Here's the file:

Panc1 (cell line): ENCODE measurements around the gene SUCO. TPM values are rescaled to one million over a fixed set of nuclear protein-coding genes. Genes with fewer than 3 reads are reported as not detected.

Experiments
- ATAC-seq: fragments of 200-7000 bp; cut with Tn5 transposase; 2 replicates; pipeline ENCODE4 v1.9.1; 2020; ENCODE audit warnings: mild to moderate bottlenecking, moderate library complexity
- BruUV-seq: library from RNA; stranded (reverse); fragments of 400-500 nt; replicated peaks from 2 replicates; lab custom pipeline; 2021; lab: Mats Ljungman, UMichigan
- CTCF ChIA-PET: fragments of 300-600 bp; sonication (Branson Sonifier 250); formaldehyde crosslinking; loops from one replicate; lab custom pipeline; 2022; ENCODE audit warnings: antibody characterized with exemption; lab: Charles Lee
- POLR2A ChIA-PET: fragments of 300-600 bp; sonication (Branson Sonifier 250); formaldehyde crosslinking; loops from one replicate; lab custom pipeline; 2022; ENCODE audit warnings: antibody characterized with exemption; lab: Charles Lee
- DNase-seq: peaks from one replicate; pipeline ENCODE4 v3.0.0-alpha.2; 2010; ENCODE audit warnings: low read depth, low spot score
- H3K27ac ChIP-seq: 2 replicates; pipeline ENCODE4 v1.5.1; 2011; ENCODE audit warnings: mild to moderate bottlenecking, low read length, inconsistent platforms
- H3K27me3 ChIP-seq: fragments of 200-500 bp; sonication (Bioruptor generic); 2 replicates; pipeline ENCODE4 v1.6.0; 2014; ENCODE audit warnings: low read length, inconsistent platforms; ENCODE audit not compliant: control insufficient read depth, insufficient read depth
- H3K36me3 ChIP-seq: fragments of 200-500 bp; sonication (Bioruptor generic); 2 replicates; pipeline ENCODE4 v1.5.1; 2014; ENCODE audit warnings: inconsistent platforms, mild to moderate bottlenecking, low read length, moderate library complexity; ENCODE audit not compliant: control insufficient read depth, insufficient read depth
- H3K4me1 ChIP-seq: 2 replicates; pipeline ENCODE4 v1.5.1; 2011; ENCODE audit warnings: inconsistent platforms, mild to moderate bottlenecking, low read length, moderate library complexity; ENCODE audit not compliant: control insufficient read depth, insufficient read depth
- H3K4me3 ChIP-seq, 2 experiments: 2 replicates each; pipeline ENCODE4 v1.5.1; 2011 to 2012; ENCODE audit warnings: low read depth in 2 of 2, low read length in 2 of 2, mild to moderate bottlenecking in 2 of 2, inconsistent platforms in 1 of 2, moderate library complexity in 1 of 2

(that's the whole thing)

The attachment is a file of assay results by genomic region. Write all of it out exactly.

Panc1 (cell line): ENCODE measurements around the gene SUCO. TPM values are rescaled to one million over a fixed set of nuclear protein-coding genes. Genes with fewer than 3 reads are reported as not detected.

Experiments
- ATAC-seq: fragments of 200-7000 bp; cut with Tn5 transposase; 2 replicates; pipeline ENCODE4 v1.9.1; 2020; ENCODE audit warnings: mild to moderate bottlenecking, moderate library complexity
- BruUV-seq: library from RNA; stranded (reverse); fragments of 400-500 nt; replicated peaks from 2 replicates; lab custom pipeline; 2021; lab: Mats Ljungman, UMichigan
- CTCF ChIA-PET: fragments of 300-600 bp; sonication (Branson Sonifier 250); formaldehyde crosslinking; loops from one replicate; lab custom pipeline; 2022; ENCODE audit warnings: antibody characterized with exemption; lab: Charles Lee
- POLR2A ChIA-PET: fragments of 300-600 bp; sonication (Branson Sonifier 250); formaldehyde crosslinking; loops from one replicate; lab custom pipeline; 2022; ENCODE audit warnings: antibody characterized with exemption; lab: Charles Lee
- DNase-seq: peaks from one replicate; pipeline ENCODE4 v3.0.0-alpha.2; 2010; ENCODE audit warnings: low read depth, low spot score
- H3K27ac ChIP-seq: 2 replicates; pipeline ENCODE4 v1.5.1; 2011; ENCODE audit warnings: mild to moderate bottlenecking, low read length, inconsistent platforms
- H3K27me3 ChIP-seq: fragments of 200-500 bp; sonication (Bioruptor generic); 2 replicates; pipeline ENCODE4 v1.6.0; 2014; ENCODE audit warnings: low read length, inconsistent platforms; ENCODE audit not compliant: control insufficient read depth, insufficient read depth
- H3K36me3 ChIP-seq: fragments of 200-500 bp; sonication (Bioruptor generic); 2 replicates; pipeline ENCODE4 v1.5.1; 2014; ENCODE audit warnings: inconsistent platforms, mild to moderate bottlenecking, low read length, moderate library complexity; ENCODE audit not compliant: control insufficient read depth, insufficient read depth
- H3K4me1 ChIP-seq: 2 replicates; pipeline ENCODE4 v1.5.1; 2011; ENCODE audit warnings: inconsistent platforms, mild to moderate bottlenecking, low read length, moderate library complexity; ENCODE audit not compliant: control insufficient read depth, insufficient read depth
- H3K4me3 ChIP-seq, 2 experiments: 2 replicates each; pipeline ENCODE4 v1.5.1; 2011 to 2012; ENCODE audit warnings: low read depth in 2 of 2, low read length in 2 of 2, mild to moderate bottlenecking in 2 of 2, inconsistent platforms in 1 of 2, moderate library complexity in 1 of 2